A Ministry of Justice report from last year found that for every 100 cases of sexual violence reported to police, only 31 resulted in a perpetrator being charged. Of that, 11 were convicted, and of that only six were given a prison sentence.
“I looked at the evidence and I was like, I’m not gonna get anything out of this,” says Britt.
When you're a victim of sexual assault, she says, there’s a lot of self-loathing and self-hatred. “You're like, ‘oh god, what if this is my fault, I shouldn’t have gone out, I shouldn’t have gotten drunk’.”
The idea of sitting down with officials to talk about a traumatic experience and having them potentially not believe you, or make you feel like you’re to blame, is a massive fear. “Especially as a young teenager, can you imagine trying to do that?”
“Look how effective this has been, it's shown us that it's more effective to come forward on social media than to come through the court system.” - Brittany Cosgrove.
There’s a perception, Britt says, that if someone hasn’t reported their assault to police, then they must be making it up.
She’s concerned these attitudes might come out about the Wellington case, given many of the stories appeared to have surfaced for the first time on social media.
“I’ve had that happen so many times. I've told people what happened to me, and they're like ‘Where’s the police report? Must not be true’.”
“It’s a really long and full-on process to go through,” says Fiona McNamara, the chief executive officer at RespectEd, an organisation that educates about sexual harm.
“For survivors it can involve having to tell their stories over and over again, and it can be re-traumatising. Often they will want to move on and not go through something like that.”
Is trial by social media a new form of justice?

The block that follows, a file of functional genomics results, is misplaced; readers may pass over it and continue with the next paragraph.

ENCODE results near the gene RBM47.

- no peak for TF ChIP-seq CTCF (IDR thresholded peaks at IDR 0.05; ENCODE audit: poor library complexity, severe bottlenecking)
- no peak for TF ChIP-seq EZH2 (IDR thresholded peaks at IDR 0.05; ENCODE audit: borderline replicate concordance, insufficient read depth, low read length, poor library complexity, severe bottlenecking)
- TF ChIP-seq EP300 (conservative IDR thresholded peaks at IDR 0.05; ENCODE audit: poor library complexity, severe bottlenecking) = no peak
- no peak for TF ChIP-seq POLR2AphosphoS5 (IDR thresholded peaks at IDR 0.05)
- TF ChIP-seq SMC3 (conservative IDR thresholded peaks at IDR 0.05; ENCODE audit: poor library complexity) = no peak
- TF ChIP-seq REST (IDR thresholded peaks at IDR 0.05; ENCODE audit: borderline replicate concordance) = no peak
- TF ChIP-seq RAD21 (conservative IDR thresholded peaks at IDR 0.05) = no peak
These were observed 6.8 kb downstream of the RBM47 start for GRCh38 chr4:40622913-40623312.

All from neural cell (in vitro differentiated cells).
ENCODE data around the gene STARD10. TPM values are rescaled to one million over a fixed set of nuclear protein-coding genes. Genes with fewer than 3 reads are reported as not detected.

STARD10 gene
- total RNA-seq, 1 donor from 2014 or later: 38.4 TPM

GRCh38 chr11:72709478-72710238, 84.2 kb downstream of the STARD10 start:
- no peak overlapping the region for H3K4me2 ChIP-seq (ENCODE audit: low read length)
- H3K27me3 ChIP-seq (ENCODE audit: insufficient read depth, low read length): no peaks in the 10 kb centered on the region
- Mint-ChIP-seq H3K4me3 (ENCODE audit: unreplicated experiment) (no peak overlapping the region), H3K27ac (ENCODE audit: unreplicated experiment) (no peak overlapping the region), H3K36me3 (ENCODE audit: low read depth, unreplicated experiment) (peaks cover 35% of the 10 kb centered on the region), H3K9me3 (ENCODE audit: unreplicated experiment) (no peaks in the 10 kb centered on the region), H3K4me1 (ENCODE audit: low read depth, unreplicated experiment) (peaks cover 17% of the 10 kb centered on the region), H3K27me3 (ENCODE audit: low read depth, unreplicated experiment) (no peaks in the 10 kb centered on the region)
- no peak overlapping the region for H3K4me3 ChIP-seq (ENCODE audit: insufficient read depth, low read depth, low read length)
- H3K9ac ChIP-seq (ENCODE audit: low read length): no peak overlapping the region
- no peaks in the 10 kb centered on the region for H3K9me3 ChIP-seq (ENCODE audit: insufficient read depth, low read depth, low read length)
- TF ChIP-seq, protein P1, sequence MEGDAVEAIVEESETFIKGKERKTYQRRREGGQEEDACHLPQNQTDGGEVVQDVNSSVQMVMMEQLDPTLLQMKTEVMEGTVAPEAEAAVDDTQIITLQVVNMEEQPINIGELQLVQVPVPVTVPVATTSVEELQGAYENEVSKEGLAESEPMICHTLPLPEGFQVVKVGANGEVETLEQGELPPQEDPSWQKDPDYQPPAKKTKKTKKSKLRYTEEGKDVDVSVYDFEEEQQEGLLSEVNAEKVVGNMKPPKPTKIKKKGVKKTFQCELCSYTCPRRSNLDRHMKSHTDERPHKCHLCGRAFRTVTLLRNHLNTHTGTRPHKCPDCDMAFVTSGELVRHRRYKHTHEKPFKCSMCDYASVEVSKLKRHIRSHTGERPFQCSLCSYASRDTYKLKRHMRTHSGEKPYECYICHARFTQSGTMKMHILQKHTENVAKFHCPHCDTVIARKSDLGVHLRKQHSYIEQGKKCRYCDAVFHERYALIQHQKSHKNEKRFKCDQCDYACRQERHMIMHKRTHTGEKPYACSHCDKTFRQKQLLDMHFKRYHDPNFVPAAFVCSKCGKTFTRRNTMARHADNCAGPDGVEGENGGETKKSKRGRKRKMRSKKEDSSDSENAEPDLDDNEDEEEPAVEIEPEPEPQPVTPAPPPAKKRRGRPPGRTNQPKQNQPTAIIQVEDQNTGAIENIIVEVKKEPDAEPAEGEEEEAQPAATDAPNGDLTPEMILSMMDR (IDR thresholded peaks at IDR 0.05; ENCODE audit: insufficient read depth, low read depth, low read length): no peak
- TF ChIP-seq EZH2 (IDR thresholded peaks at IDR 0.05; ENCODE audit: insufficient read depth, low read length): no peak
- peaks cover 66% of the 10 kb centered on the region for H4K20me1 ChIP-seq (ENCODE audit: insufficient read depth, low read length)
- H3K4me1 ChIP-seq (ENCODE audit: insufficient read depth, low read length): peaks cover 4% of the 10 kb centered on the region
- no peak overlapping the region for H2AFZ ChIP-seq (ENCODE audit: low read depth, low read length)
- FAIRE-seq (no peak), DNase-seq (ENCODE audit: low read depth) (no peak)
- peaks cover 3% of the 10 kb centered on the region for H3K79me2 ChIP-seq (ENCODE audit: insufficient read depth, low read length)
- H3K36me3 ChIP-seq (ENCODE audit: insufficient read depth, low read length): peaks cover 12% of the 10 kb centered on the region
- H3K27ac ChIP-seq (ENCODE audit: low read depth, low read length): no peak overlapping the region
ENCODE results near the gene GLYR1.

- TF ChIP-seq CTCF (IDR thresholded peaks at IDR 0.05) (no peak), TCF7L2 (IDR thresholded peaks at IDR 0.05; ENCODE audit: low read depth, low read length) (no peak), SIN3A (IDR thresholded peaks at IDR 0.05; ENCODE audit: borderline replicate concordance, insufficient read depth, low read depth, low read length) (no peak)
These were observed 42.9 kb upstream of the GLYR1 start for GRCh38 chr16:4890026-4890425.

The Wellington case shows it can be seen as “more effective” to come forward on social media than through the court system, Britt says.
“To be able to anonymously post online and have effective forms of punishment - they lose their jobs, they lose their platform, no one wants to hire them anymore, no one wants to be associated with them. That's real life consequences for their actions that happen instantly. Instead of a court process where no one knows about it.”
Tamatha Paul is a 23-year-old Wellington City Councillor. On Tuesday, along with sexual violence advocate Louise Nicholas, she organised a meeting between police and a small group of survivors to advise them on what a court process might look like.
She’s urging people to come forward to the police if they feel comfortable. “I could see risk in it being all over social media,” she says.
But she acknowledges there is a form of justice in naming online.
“It’s the attitudes and perceptions around these people [the perpetrators] that allows them to continue doing this behaviour. So I think actually shaming that, and also putting out the warning to people who are doing similar activity that it’s not acceptable, is really important.”
“Particularly when it is public figures, you want people to be aware of these people and not support them or their work.”